• B60Q2500/10Special features or arrangements of vehicle interior lamps embedded in interior trim, e.g. integrated in headliner layers
    • GPHYSICS
    • G09EDUCATION; CRYPTOGRAPHY; DISPLAY; ADVERTISING; SEALS
    • G09FDISPLAYING; ADVERTISING; SIGNS; LABELS OR NAME-PLATES; SEALS
    • G09F21/00Mobile visual advertising
    • G09F21/04Mobile visual advertising by land vehicles
    • YGENERAL TAGGING OF NEW TECHNOLOGICAL DEVELOPMENTS; GENERAL TAGGING OF CROSS-SECTIONAL TECHNOLOGIES SPANNING OVER SEVERAL SECTIONS OF THE IPC; TECHNICAL SUBJECTS COVERED BY FORMER USPC CROSS-REFERENCE ART COLLECTIONS [XRACs] AND DIGESTS
    • Y10TECHNICAL SUBJECTS COVERED BY FORMER USPC
    • Y10TTECHNICAL SUBJECTS COVERED BY FORMER US CLASSIFICATION
    • Y10T29/00Metal working
    • Y10T29/49Method of mechanical manufacture
    • Y10T29/49002Electrical device making

Abstract

A lighting display includes a light-emitting member such as an organic light emitting diode (OLED) member activatable to emit light and a substrate adjacent the OLED member forming an integral, multi-dimensional lighting display. A transparent member may be positioned so that the OLED member is between the transparent member and the substrate. The OLED member (or the transparent member, if one is provided), has an image on a surface such that the image is visible when the OLED member emits lights. A method of manufacturing the lighting display is also provided.

Description

    CROSS-REFERENCE TO RELATED APPLICATIONS
  • This application claims the benefit of U.S. Provisional Application Ser. No. 61/376,415, filed Aug. 24, 2010, which is hereby incorporated by reference in its entirety.
  • TECHNICAL FIELD
  • The invention relates to a lighting display and a method of producing the same.
  • BACKGROUND
  • Many components of an automobile can be enhanced by the inclusion and integration of lighting for the purpose of conveying information (functional lighting) or providing light to improve visibility (task lighting) or for improving aesthetics (ambient lighting). Light sources are also used to display vehicle information such as radio, HVAC, cluster displays, video infotainment and entertainment, etc. Typically, flat or flexible light sources are framed by plastic components.
  • SUMMARY
  • A lighting display is provided in which a source of light, such as an organic light-emitting diode (OLED) is integrated into surrounding components, such as a substrate and an optional transparent member, both of which may be injection molded plastic. The light source contains the same, or similar multi-directional surfaces as the surrounding plastic components, enabling improved performance and a consistent lighted appearance. The lighting display may be used in a variety of applications, such as a vehicle interior. As most automobile components are curved or contoured, it is an advantage to have a light-producing item which can be formed to the curve or contour of the component.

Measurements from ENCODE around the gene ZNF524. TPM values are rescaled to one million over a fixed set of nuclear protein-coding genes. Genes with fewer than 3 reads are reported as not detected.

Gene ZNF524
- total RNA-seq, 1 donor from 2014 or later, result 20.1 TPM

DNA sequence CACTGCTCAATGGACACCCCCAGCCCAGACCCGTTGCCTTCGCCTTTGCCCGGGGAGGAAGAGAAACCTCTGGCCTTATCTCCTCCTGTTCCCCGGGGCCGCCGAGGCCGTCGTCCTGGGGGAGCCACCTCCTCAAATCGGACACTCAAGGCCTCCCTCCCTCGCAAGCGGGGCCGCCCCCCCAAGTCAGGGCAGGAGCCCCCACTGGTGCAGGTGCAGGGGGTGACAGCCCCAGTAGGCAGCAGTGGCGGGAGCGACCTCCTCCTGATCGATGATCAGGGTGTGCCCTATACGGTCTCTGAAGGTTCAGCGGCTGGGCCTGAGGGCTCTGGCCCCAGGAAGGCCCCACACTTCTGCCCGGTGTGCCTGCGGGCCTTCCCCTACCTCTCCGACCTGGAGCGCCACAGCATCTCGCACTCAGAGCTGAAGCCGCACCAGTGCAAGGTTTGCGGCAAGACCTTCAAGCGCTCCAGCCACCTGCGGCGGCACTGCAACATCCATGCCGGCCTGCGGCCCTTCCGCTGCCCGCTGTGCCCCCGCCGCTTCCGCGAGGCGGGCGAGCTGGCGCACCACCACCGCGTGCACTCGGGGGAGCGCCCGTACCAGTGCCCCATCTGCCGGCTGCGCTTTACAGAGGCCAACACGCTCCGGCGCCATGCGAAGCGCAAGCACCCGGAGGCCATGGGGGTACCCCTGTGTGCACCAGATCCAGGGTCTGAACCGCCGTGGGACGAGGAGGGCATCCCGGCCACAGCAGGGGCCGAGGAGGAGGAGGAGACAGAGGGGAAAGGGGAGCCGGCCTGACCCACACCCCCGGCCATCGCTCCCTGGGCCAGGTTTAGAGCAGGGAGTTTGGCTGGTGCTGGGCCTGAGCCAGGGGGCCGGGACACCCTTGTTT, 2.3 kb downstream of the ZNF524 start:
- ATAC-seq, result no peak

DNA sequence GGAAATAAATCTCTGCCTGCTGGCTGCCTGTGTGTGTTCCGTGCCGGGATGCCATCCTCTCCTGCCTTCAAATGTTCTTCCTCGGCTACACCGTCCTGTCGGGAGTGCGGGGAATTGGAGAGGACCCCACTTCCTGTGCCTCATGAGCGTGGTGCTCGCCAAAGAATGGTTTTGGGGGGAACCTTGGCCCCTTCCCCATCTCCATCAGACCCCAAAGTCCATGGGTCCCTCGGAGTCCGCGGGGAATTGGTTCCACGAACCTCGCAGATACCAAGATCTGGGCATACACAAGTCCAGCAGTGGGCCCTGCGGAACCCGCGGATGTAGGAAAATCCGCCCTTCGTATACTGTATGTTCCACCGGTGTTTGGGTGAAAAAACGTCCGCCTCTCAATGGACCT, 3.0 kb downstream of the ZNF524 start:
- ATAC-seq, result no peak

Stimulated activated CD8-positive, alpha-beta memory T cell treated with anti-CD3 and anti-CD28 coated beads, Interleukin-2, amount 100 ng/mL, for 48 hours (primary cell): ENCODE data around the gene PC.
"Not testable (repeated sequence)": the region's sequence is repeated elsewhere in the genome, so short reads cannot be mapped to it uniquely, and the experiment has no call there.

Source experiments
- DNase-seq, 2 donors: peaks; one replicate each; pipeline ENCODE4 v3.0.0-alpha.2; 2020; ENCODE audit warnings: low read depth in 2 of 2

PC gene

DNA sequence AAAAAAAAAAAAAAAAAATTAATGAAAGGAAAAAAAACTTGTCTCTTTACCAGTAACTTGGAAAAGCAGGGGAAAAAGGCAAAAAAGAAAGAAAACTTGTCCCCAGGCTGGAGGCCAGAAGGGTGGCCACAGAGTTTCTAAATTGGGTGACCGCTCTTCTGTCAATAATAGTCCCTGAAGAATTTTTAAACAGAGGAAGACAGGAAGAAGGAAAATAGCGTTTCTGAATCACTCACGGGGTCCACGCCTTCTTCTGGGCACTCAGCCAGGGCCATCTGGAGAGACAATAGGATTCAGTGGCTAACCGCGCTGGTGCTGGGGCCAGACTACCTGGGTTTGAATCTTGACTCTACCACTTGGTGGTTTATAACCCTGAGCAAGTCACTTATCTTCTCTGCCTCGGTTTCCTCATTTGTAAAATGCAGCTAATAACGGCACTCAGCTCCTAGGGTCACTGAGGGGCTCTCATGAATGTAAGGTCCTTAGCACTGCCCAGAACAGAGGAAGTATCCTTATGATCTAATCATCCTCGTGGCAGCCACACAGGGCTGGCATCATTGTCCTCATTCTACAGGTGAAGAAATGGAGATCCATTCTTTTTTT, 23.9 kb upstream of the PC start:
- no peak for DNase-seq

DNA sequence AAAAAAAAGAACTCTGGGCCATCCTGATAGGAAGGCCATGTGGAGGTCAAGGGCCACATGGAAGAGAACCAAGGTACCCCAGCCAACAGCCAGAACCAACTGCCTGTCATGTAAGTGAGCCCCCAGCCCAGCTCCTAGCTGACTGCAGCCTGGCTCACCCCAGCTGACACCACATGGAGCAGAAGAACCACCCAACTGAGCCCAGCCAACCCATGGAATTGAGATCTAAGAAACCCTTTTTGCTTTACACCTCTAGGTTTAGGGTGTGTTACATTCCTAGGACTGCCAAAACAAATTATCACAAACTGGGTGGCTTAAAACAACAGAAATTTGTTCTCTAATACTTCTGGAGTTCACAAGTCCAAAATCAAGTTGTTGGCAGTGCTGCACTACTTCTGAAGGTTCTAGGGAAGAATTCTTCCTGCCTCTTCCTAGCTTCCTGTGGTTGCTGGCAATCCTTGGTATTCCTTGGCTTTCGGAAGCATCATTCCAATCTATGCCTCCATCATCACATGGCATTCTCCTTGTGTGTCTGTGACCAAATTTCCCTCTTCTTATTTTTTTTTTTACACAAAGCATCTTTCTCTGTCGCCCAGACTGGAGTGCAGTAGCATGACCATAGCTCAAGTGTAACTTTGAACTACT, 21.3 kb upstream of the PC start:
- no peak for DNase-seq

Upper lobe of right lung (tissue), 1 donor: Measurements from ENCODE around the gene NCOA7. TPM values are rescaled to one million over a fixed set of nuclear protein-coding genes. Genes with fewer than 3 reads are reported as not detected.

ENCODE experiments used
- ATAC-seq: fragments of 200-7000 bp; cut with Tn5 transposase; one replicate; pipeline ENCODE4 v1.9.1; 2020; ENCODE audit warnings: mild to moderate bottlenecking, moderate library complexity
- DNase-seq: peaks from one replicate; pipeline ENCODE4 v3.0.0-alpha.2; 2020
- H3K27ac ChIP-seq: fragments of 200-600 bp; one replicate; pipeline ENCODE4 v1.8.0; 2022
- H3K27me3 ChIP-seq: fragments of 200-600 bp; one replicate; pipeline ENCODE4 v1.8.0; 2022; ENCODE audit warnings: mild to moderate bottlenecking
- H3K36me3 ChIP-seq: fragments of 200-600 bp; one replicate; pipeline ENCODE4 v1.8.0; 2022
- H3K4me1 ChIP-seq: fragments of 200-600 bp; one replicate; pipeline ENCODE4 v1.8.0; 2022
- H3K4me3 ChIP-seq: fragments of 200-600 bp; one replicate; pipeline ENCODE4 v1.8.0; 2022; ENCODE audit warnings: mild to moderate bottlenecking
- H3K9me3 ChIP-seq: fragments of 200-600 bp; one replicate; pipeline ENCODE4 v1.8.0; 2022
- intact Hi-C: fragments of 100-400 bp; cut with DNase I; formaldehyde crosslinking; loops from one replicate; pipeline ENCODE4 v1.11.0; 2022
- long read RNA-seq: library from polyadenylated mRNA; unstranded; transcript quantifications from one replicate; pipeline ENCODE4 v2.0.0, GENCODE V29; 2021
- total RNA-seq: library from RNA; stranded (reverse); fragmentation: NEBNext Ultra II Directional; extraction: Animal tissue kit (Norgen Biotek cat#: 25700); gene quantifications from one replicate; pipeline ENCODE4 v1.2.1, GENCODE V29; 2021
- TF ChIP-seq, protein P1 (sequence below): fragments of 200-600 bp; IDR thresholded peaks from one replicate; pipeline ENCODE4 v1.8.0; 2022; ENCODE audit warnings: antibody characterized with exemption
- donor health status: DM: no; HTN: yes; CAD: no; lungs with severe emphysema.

• An organic light-emitting diode (OLED) is a light-producing item that can be manufactured as a flexible device and so can be formed into a component with multi-directional contour. The emissive layer of an OLED is a film of organic compounds that is activated to emit light by passing an electric current through it. This layer of organic semiconductor material is formed between two electrodes, one or both of which are transparent.
  • An OLED can be used as a functional light, task light, or ambient light or combination thereof. A flexible OLED also allows for generation of static graphic or ‘photographic’ (video or still) imagery to be displayed onto its surface. When integrated onto a multi-dimensional and multi-directional component, a multi-dimensional and multi-directional information display screen is created. This can be used to provide a vehicle human-machine interface (HMI) including switches and controls for diagnostic or vehicle performance information such as a speed, engine revolutions per minute, temperature, and battery state of charge in a cluster, a radio, a heat, ventilation and air conditioning (HVAC) system and a navigation system in a center stack display, or static or dynamic decorative surfaces.